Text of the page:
Tovo said increasing safety, reducing aggressive panhandling, providing public restrooms and addressing other issues related to homelessness are some of the top concerns she wants to make progress on in the coming years.
“We welcome growth and changes while making sure to preserve the things about downtown that are truly special,” she said. “There’s an achievable balance because the public space and hike-and-bike trails along with the new activity happening are things that enhance each other. We’ll continue to attract newcomers and visitors if we preserve what’s wonderful about Austin.”
Peter Mullan, chief executive officer of the Waller Creek Conservancy, is a former executive with the group that created the High Line elevated park system in New York City. He said a clearly stated vision for an area or project lets all those involved know how they fit into the whole.
“Downtown Austin is a much more complicated braid of inputs, but with the High Line at the beginning the visioning exercise we showed people what the possibilities are and fleshed out the values and principles, and what the guideposts are along the way,” he said.
“It’s a little bit of a ‘push me, pull you’ situation because you need to have a sense of where everyone wants to go, and we all can get stuck in a tendency to just see things as the way they are or have been. It helps to develop a shared sense of what you want to have happen.”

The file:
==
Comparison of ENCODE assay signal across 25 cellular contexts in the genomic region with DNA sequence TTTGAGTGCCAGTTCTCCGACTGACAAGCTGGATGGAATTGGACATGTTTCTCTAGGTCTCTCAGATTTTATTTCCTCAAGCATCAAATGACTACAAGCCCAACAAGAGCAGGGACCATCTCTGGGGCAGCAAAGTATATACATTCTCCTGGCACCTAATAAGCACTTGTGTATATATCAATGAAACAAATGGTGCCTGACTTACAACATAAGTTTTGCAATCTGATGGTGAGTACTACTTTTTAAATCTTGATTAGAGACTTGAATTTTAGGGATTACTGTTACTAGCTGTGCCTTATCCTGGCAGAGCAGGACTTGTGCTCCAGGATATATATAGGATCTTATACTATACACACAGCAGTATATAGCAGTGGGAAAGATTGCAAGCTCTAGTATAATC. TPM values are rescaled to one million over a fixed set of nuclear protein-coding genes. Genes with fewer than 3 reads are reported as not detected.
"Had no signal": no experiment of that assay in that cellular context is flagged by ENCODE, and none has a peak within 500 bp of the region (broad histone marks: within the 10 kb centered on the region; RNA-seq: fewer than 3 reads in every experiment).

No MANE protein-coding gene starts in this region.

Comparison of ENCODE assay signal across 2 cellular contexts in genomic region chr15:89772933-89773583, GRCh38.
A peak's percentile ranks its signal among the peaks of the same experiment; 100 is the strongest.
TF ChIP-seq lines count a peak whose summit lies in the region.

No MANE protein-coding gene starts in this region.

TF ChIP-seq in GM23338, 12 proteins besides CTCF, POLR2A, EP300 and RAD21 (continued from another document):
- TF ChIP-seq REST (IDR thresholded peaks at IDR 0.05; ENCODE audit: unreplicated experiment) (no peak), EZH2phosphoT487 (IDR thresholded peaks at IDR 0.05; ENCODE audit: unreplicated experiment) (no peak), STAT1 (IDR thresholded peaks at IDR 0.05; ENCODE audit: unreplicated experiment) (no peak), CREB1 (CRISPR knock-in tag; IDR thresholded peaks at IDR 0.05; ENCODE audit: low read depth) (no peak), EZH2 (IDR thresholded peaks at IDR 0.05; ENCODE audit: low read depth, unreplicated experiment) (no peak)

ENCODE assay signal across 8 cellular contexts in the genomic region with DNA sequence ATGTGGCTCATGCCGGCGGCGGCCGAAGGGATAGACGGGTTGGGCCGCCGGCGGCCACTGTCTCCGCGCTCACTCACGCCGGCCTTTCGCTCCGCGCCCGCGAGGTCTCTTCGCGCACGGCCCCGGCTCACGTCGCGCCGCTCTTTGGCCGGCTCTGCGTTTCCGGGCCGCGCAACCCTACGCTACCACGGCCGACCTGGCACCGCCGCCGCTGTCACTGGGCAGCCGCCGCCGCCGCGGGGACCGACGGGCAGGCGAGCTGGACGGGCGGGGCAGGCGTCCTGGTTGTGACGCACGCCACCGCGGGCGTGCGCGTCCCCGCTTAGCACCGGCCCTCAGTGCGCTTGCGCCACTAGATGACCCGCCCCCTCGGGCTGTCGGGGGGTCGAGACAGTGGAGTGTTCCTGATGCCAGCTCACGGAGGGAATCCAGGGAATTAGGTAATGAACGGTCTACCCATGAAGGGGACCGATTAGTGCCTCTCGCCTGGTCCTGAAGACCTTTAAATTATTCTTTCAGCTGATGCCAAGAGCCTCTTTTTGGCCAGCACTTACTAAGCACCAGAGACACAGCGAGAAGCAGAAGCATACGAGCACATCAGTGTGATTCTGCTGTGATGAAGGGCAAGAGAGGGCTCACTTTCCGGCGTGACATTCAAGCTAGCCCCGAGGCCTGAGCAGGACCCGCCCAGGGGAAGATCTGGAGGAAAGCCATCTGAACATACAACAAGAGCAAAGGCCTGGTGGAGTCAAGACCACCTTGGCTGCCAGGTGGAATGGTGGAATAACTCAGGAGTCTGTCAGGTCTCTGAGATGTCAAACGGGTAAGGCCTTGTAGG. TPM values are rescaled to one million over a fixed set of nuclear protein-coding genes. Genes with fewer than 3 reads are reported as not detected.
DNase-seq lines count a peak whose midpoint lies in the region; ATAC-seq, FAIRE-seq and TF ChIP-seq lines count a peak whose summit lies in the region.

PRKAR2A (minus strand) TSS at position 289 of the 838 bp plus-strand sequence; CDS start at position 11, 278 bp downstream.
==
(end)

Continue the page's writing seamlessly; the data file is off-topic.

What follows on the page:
This week Council is expected to vote on extending the timeline for the tax increment financing district that will provide the funding to pay for the series of parks proposed to be built along Waller Creek.
Looking beyond the park system, Mullan said he sees the preservation of the music venues in the Red River Cultural District and the eventual reimagining of the Palm School as some of the most important components of what happens to downtown Austin.
“The vision does well to identify a range of cultural assets that can be reinforced and augmented, like the music clubs that are a vital part of the city,” he said. “And when you look at Palm School, that’s a great opportunity to make something special out of what is already a great cultural landmark.”
Photo by Stuart Seeger (Flickr: Austin Texas Lake Front) [CC BY 2.0], via Wikimedia Commons.